Tag Archives: dinosaurs

Let’s Keep ‘Digital’ in Perspective

Call me old-fashioned, but I believe we have forgotten that technology is not a “what,” it’s a “how.” Technology is intoxicating, because it comes complete with millennial attraction, new vernacular, hip-looking office space and sometimes a lot of money. However, keep in mind that the cool new app, acronym or buzz phrase is only as valuable as your vision.

Innovation has so rapidly become the most urgent skill set to develop that many new innovation leaders are skipping over the basics and are thrust straight into the “tech” side of their industry. They are left thirsting for and examining every new technology and looking for a place to apply it. In fintech and insurtech, particularly, this list of technologies is long, as many startups jump on the bandwagon of opportunity. For the untrained eye, this can result in a lot of time and money spent on the wrong things.

Let’s get back to the how versus the what. “What” means the offering and experience you want to deliver. “How” enables that experience. When you are crystal clear about the what, it is much easier to find the technologies you need, and, more importantly, deploy them effectively.

See also: Do You Really Have a Digital Strategy?  

Becoming crystal clear on the “what” takes careful examination of the current offering, consumer feedback and trends shaping the future. These insights can be quantified so that you know which ones are the most important to focus on.

In insurance, for example, some might be focused on price comparison as the consumer need. While this was a strong need years ago, the market is now flooded with comparison sites. This is the reason why even the great and mighty Google couldn’t scale its first attempt.

Less obvious — but emerging — in our industry are the ways to make insurance more transparent. This can include everything from the decision process to approve an insurance application, all the way to rate-making and even company profitability. Insurance startup Lemonade has interesting approaches to satisfy this need, and the area of transparency is rich with opportunity. After all, it is the flip side of trust, and we know that the insurance industry is not trusted.

However, just because others are going in a specific direction does not mean it’s right for your company. It’s important to spend time thinking about your own true core competencies and then match them to unmet needs and emerging trends.

After six years working in innovation, I have seen that more companies need to spend time choosing the strongest insights that are a match for their power. Then they should hunt for startups and partners based on those insights. While on the surface this approach may appear to narrow the field of choice, it actually widens it because it will help to uncover the non-obvious companies that don’t list themselves as serving a particular industry, and are more clearly just about the “how” that you are looking for.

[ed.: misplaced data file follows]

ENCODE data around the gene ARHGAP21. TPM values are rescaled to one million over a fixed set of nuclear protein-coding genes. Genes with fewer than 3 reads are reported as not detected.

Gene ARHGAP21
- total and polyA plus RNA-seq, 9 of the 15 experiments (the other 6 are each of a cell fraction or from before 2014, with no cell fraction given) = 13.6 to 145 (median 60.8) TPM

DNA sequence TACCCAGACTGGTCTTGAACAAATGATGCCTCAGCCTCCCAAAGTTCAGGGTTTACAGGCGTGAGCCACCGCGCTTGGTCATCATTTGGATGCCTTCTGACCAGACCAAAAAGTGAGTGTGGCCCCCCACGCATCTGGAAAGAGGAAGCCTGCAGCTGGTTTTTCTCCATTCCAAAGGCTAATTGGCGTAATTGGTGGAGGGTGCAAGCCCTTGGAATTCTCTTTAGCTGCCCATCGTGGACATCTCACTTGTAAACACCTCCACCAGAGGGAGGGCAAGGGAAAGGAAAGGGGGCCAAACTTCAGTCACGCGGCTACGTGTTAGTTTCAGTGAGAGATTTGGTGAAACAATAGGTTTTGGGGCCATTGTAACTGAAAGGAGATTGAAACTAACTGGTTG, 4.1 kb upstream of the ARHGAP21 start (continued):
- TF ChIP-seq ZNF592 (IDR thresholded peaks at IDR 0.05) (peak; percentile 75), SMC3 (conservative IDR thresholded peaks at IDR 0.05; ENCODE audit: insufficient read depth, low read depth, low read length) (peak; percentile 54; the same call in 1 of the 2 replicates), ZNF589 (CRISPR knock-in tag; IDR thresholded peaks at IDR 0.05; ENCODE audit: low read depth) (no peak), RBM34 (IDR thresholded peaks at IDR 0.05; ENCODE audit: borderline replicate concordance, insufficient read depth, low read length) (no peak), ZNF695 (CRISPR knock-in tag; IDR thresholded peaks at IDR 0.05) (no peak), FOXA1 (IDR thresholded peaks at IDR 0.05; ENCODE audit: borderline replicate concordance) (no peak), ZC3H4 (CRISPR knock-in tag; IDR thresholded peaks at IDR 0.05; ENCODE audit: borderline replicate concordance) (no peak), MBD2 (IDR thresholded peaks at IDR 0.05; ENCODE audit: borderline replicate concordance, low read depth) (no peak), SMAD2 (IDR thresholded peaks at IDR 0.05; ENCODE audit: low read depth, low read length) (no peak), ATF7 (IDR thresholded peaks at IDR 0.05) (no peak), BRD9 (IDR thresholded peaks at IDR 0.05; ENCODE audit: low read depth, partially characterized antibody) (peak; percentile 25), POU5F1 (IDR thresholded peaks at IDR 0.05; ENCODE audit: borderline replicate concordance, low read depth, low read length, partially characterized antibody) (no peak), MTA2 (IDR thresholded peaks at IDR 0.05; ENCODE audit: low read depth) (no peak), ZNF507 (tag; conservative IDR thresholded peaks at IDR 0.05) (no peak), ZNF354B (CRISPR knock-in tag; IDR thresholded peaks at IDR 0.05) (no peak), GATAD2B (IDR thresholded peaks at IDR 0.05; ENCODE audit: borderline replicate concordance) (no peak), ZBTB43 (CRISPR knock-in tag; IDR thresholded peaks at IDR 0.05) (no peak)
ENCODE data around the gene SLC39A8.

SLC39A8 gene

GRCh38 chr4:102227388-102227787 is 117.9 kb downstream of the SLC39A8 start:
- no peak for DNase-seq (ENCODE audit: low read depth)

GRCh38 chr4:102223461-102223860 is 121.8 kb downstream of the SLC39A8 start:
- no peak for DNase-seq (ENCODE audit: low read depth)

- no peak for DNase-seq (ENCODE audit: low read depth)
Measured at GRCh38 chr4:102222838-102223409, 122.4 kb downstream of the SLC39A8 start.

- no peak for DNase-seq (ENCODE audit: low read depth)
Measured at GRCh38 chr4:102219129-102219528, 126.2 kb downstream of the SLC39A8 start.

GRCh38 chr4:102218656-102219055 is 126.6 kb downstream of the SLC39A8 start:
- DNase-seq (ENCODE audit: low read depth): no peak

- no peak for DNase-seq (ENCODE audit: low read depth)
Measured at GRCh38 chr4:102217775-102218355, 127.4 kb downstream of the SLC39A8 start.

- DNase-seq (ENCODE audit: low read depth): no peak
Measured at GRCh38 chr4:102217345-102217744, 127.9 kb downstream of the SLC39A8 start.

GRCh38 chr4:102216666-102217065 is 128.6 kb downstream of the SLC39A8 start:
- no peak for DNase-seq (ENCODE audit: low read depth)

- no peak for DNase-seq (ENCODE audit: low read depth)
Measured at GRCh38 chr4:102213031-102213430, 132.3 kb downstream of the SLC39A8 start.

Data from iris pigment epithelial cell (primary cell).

So, back to digital as a “how.” Yes, digital experience, digital interface, digital platform, digital communication, but no, not just plain digital.

If you need to kick that habit, imagine yourself managing dinosaurs in Fred Flintstone’s town of Bedrock. What would you do? You wouldn’t just focus on how cool dinosaurs are; you would  find the right dinosaurs that could work very hard behind the scenes to create the “what” that the customer expects.

See also: 5 Accelerating Trends in Digital Marketing  

Watching that show as a kid, I remember some small dinosaurs fit nicely under Wilma’s sink, eating scraps like a garbage disposal. Others were large, and used their mouths to haul rocks like a crane. Some flew with chairs tied to their backs to get people from place to place.

We just need to replace those dinosaurs with the modern digital technology, or whatever is next after that, keeping in mind what the consumer demands now and, more importantly, what they will be demanding in the future.

The Revolution Is Coming! Be Ready

The world, the world of risk and risk in the world will be as different in 2020 as the original 13 colonies were from the U.S. as it is today.

The bad news is that Paul Revere won’t ride through your town alerting you.

So you'll have to settle for me — and I am, in fact, giving you enough warning to design your future, and not just manage toward it.

Understand: When one thing is different, it is change. When everything is different, it is chaos.

Change works for dinosaurs. Chaos doesn’t.

But chaos brings opportunity for those who are prepared, and, if you’ve survived in this industry for any length of time, you are able to adapt. Your only issue is one of willingness.

What follows are the 10 environmental factors that, in combination, are triggers of the coming Risk Revolution. These cultural changes are fissures in the foundation of the “good old days” and render vulnerable all traditional institutions and structures that have done so well for so long.